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Federal spending since 1962

A great graph from Catherine Rampell:

outlays.jpg

The major trend here is health-care spending rising and defense spending falling.

By Ezra Klein  |  February 2, 2010; 11:10 AM ET
Categories:  Charts and Graphs  
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Comments

What's the increase in 'Treasury' spending?

Posted by: AronB | February 2, 2010 11:14 AM | Report abuse

Yeah, what AronB said-- that's the trend I had not expected.

Posted by: adamiani | February 2, 2010 11:26 AM | Report abuse

Misleading graph because it includes social security which has its own funding source, so it shouldn't be included as govt spending. Same for medicare, which has its own dedicated tax. The fact that medicare is going to be insolvent in the next 20 years is not relevant now.

Without these entitlement programs, Defense spending is growing compared to the other discretionary spending (programs funded by general govt revenues.)

Posted by: srw3 | February 2, 2010 11:36 AM | Report abuse

also, where is the black funding for CIA NSA etc included in this graph? And a correction, I should have said "Defense spending is probably growing or at least stable compared to other discretionary spending." Does this graph include the wars in Iraq and Afghanistan? The cost of these two wars dwarfs all other funding except for HHS, I would guess.

Posted by: srw3 | February 2, 2010 11:40 AM | Report abuse

Sorry, but you didn't really get it right. The correct statement: huge defense spending is continuing, while health costs are exploding.

How to measure defense spending? The same as experts always have -- as a percentage of GDP.

Posted by: HalHorvath | February 2, 2010 11:44 AM | Report abuse

A third major trend is the growth of the blue "treasury" expenditures -- interest payments on past deficits. The major reason we cannot live within our means today is because we didn't live within our means in the past.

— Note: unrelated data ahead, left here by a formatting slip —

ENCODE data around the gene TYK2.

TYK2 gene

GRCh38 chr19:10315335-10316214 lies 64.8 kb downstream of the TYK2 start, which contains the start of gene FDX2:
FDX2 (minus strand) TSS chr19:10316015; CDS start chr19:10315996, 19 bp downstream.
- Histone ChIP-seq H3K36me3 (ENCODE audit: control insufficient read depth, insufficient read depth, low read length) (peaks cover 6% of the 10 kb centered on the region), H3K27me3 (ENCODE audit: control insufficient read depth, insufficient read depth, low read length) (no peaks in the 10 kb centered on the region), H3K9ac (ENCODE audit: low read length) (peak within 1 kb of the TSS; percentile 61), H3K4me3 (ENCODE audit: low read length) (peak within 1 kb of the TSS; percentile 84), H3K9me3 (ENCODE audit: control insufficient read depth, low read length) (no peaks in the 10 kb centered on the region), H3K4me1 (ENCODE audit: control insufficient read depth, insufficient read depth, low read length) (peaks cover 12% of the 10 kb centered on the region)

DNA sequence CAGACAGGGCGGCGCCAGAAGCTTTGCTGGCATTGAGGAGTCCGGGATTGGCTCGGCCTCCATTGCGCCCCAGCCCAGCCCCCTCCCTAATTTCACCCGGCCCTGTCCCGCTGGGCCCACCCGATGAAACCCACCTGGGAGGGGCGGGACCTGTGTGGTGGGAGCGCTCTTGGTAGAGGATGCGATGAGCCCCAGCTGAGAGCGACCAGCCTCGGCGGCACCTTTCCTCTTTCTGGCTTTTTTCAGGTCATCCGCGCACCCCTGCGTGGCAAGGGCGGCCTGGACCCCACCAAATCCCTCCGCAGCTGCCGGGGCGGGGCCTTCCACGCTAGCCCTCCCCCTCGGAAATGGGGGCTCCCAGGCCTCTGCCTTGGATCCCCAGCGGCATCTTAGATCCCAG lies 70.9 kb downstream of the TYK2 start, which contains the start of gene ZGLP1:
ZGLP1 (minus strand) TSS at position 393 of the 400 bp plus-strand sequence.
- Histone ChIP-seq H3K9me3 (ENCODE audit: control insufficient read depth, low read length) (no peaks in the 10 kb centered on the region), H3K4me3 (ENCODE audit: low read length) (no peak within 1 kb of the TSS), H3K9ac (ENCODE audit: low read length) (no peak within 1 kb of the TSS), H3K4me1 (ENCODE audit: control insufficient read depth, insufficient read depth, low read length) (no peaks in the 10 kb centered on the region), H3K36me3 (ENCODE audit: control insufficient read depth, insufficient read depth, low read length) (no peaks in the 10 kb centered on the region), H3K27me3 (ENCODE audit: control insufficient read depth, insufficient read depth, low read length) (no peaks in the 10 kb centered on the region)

Posted by: MOmark | February 2, 2010 11:48 AM | Report abuse

Increases in Treasury spending probably takes in interest payments and perhaps federal pensions.

Here's an interesting resource -- note that in one of the dropdowns you can specify "%gdp" and you can switch to line graphs from bar graphs. Date range can be adjusted and all manner of fine tuning is possible.

http://www.usgovernmentspending.com/charts.html

Posted by: bdballard | February 2, 2010 11:50 AM | Report abuse

I can't help but notice (at the top of the graph) that there was a recent jump in the percentage of federal spending going to allowances. This is disheartening; speaking for myself I have held my son's allowance steady in spite of his incessant and greedy demands for more, more, more!

Posted by: bdballard | February 2, 2010 12:04 PM | Report abuse

Actually, increases in Treasury outlays reflect the massive growth of refundable tax credits. EITC alone accounts for a very large part of that increase.

Posted by: WoodbridgeVa1 | February 2, 2010 1:04 PM | Report abuse

The offical budgets of the Bush years did not include military spending for Iraq and Afghanistan and other similar things. If this graph is based on official budget figures, then it is as misleading as Bush was.

Posted by: Lomillialor | February 2, 2010 2:34 PM | Report abuse

most beautiful graph.
"sand in a bottle"

Posted by: jkaren | February 2, 2010 3:15 PM | Report abuse

It also shows Social Security spending pretty much flat or declining.

If the graph would separate the Disability Program from the Old Age Pension it would show the Old Age Pension portion declining even more than the current chart.

Posted by: cautious | February 2, 2010 4:47 PM | Report abuse

The comments to this entry are closed.

 
 
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